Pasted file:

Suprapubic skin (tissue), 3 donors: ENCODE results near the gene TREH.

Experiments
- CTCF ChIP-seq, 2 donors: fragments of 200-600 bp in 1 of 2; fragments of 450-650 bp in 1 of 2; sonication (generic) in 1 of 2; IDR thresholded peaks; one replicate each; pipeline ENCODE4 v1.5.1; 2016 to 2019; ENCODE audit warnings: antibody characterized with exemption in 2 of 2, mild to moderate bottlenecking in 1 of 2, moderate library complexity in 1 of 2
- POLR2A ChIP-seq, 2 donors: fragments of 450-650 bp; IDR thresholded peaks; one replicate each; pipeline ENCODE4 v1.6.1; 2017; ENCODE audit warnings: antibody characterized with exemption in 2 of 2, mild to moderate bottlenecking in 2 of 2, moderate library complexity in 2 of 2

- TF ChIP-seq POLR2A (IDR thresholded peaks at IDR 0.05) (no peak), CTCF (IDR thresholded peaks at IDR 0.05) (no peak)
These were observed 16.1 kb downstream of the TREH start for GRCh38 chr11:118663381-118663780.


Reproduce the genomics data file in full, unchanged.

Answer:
Suprapubic skin (tissue), 3 donors: ENCODE results near the gene TREH.

Experiments
- CTCF ChIP-seq, 2 donors: fragments of 200-600 bp in 1 of 2; fragments of 450-650 bp in 1 of 2; sonication (generic) in 1 of 2; IDR thresholded peaks; one replicate each; pipeline ENCODE4 v1.5.1; 2016 to 2019; ENCODE audit warnings: antibody characterized with exemption in 2 of 2, mild to moderate bottlenecking in 1 of 2, moderate library complexity in 1 of 2
- POLR2A ChIP-seq, 2 donors: fragments of 450-650 bp; IDR thresholded peaks; one replicate each; pipeline ENCODE4 v1.6.1; 2017; ENCODE audit warnings: antibody characterized with exemption in 2 of 2, mild to moderate bottlenecking in 2 of 2, moderate library complexity in 2 of 2

- TF ChIP-seq POLR2A (IDR thresholded peaks at IDR 0.05) (no peak), CTCF (IDR thresholded peaks at IDR 0.05) (no peak)
These were observed 16.1 kb downstream of the TREH start for GRCh38 chr11:118663381-118663780.